Saturday, May 21, 2011

The Plot Defense: Part I

Tuesday of this week, I mounted my first ever Plot Defense. 

The activity was inspired by a workshop led by Holly Black at the SCBWI Conference in Redmond, in which she described the advantages of speaking your novel's storyline aloud to a few trusted friends/colleagues. Afterward, the listeners ask questions to help flesh out the story. In theory, answering the questions (and hearing yourself talk through your plot) will help seal plot holes, eliminate inconsistencies, and improve world-building, magic systems, and the like.

So I gave it shot, but with a twist.

My experience with No Shame Eugene Theatre has made me a firm believer that creativity thrives in structured environments (all No Shame pieces must be five minutes or less) – so I borrowed the theatre's darkroom timer and laid out a few rules for the Plot Defense:



1. The panel of listeners will be comprised of three people. All panel members must be avid readers or writers themselves who produce work (or read books) I enjoy and respect.

2. The author will give panelists a simple handout delineating the story's major characters, chapter titles, and other necessary definitions.

3. The session will last no longer than 90 minutes, broken down as follows:

a. Minutes 0-45: Author goes through the novel start to finish, including all major plot points, twists, characters, and rules for the world or magic system. During this portion of the session, panelists are only permitted to ask clarifying questions (ie. Which character are you talking about? Where is this happening, and the like.)

b. Minutes 45-70: Having heard the story from start to finish, panelists ask substantive questions, centering on character motivations, apparent inconsistencies in the world-building/magic system, and points of confusion in the movement of the plot. This portion of the session is not specifically a critique – there is no judgment of "I did or didn't like this part of the story." This is a way for the author to defend parts of the story that may have been unclear, or to realize there are aspects of the story he doesn't yet understand.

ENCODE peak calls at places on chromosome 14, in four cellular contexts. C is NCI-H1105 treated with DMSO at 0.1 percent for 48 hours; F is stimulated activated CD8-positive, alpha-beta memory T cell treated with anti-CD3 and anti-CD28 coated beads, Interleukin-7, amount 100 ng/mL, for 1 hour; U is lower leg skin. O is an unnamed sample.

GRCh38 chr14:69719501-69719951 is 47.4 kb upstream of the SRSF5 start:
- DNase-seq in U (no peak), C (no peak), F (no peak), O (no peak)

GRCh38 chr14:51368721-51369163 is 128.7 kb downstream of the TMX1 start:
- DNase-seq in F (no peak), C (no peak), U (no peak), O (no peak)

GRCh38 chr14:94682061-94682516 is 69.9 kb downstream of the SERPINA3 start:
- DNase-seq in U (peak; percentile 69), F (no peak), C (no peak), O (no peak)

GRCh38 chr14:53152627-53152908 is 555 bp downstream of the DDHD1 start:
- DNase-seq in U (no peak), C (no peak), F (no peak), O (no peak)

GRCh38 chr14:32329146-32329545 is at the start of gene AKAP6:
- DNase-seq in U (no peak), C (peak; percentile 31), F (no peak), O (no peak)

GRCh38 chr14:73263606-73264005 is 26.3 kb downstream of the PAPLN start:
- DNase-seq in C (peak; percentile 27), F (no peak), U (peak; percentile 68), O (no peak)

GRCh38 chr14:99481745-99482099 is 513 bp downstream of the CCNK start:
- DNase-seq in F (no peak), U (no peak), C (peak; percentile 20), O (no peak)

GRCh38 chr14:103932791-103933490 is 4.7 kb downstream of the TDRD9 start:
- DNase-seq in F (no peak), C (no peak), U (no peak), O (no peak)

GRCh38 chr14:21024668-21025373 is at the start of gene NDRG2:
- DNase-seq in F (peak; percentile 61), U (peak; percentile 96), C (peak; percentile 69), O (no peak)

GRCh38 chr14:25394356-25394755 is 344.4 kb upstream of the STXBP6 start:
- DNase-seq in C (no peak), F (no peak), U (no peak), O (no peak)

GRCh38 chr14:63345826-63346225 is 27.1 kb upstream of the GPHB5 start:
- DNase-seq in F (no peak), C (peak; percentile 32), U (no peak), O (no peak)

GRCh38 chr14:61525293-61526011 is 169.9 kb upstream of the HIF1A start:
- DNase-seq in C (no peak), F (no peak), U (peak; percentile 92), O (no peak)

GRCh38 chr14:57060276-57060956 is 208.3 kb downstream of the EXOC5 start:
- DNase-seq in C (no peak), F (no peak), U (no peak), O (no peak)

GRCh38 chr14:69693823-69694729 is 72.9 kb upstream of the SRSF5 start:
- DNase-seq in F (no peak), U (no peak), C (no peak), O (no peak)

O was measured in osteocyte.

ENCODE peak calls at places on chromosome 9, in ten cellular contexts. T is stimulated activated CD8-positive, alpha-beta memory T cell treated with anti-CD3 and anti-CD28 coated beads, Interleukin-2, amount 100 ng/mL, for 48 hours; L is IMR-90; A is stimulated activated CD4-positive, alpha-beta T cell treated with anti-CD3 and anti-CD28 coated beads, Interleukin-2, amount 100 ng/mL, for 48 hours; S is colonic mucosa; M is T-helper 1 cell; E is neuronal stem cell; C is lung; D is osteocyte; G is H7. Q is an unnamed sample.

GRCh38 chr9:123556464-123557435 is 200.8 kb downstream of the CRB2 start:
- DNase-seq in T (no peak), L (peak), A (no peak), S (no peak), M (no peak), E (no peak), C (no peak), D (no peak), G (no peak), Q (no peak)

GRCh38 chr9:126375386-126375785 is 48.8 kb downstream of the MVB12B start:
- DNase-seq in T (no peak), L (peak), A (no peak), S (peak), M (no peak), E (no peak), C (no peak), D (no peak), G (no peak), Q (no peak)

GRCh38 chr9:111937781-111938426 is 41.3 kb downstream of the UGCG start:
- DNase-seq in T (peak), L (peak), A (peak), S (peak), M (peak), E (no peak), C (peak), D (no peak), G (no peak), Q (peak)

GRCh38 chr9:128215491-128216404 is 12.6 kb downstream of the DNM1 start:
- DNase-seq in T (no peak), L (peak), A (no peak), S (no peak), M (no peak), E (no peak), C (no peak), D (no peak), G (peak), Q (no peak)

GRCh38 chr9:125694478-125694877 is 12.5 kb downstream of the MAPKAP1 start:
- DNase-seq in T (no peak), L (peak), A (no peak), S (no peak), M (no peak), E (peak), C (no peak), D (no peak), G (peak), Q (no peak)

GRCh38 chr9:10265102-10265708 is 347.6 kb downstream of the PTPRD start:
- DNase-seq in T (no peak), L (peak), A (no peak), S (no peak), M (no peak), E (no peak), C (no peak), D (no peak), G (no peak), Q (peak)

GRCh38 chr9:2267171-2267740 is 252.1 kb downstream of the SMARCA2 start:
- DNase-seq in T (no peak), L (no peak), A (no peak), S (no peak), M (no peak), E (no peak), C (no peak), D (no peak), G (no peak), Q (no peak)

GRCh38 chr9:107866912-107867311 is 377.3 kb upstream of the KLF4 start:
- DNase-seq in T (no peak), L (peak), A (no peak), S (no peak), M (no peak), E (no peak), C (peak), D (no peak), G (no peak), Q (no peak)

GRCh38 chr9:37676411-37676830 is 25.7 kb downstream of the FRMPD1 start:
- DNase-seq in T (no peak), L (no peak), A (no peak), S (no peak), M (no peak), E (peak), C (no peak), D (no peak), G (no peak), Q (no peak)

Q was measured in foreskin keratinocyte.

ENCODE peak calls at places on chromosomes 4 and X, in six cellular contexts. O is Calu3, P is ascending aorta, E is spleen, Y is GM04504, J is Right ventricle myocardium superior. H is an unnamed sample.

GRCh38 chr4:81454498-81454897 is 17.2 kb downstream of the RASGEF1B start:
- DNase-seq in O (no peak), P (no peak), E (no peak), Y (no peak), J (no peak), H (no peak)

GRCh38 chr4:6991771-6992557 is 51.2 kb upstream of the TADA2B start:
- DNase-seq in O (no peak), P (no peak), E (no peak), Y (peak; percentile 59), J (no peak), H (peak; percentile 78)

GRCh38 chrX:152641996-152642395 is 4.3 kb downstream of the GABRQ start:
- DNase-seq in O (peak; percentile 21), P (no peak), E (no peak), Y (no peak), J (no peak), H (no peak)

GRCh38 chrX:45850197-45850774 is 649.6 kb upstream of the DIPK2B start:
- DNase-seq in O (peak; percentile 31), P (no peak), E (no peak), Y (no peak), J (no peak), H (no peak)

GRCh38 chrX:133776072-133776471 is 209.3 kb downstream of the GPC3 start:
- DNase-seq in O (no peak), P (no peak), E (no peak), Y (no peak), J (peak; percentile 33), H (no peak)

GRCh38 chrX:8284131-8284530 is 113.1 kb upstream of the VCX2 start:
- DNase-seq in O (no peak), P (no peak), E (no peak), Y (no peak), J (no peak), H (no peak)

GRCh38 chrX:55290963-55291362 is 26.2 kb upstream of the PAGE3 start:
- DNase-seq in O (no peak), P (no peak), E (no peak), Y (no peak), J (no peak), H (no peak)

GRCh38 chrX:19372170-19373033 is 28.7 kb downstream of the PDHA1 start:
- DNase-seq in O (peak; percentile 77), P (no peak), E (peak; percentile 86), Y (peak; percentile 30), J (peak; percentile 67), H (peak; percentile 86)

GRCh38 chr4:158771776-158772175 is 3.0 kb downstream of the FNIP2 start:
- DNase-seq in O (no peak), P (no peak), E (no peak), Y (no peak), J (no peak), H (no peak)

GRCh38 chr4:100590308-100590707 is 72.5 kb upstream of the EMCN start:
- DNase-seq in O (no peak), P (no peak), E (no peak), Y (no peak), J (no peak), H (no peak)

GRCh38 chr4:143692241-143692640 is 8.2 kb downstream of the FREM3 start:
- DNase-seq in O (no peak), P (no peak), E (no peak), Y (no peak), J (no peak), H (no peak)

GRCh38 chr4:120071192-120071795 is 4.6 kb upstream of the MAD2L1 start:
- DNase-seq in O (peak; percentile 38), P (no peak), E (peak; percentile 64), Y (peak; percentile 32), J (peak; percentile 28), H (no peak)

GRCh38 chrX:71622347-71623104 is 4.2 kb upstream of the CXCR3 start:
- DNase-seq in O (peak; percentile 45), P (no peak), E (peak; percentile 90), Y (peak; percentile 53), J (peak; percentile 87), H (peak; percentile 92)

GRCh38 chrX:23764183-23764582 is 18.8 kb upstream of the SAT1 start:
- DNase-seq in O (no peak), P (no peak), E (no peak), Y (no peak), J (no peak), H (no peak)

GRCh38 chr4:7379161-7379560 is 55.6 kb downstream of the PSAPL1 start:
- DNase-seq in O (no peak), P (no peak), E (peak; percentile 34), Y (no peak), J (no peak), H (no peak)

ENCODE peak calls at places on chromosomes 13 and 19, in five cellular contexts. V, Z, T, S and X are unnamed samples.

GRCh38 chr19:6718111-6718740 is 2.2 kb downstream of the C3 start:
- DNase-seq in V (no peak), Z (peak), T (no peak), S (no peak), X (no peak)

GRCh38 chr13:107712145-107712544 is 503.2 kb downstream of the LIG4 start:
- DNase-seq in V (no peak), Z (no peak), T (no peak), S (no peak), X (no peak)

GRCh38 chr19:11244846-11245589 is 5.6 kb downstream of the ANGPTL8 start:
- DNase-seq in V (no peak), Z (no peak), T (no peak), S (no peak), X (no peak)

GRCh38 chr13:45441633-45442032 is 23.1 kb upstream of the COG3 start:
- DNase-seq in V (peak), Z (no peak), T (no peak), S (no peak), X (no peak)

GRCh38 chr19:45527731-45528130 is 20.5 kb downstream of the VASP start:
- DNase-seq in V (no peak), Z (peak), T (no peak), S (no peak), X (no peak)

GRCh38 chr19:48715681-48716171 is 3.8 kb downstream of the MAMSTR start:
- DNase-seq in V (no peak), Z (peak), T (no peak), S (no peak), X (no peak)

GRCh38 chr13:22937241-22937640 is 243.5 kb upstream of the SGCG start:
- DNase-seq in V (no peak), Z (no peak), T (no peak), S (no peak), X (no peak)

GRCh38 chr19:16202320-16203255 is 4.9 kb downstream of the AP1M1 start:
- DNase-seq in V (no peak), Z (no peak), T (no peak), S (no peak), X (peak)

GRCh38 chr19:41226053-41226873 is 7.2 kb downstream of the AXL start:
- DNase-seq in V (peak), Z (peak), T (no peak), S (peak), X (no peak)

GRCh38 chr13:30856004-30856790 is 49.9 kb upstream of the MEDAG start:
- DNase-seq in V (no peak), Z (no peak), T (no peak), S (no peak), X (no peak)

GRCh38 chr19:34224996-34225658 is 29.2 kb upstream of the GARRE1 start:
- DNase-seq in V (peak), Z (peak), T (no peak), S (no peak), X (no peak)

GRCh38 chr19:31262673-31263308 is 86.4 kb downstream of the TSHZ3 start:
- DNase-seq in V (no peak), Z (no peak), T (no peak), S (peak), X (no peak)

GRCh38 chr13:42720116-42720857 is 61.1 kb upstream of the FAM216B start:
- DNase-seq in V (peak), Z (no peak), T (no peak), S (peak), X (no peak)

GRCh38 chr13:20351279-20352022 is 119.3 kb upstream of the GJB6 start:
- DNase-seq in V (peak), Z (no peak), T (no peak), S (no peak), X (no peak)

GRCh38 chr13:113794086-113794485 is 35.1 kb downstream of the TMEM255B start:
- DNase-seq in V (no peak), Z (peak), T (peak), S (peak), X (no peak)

c. Minutes 70-90: Author and panelists engage in a back and forth conversation about possible ideas/plot changes based upon ideas the author has had throughout the questioning process. Changes should be initiated by the author, not the panelists. Again, the purpose is to help the author gain a clarified view of the story he wants to tell.

4. The author will provide cookies for the panelists during the session, and beers afterward. This is the only rule which may not be bent:



For the Plot Defense test drive, I enlisted the help of Jacob Boyd, Tamathy Christensen, and Jerry Oltion – a dream team of writers with diverse strengths in character, plot, and all-around storytelling. So off we went. 

And it was good, exhausting fun -- an incredibly useful process in ways I did and didn't anticipate. Hats off to Holly Black for the suggestion and to Jacob, Tamathy, and Jerry for taking part. They even stayed beyond the 90 minutes I'd promised it would last. Having gone through it, I'm pleased to report there were no casualties. Aside from the cookies. 

And maybe my novel. More to follow. 

3 comments:

Amber said...

Awesome! Inspiring!

Kristi K. said...

Love the process! Don't know Jerry but having Jake, Tamathy, beer,cookies and a writing project all together sounds like a great afternoon!!

Nicole said...

This sounds SOOO much more interesting than researching the validity of the new NAGPRA regulations. Which is actually pretty sexy, as far as cultural property law goes. In short, I ENVY YOUR LIFE.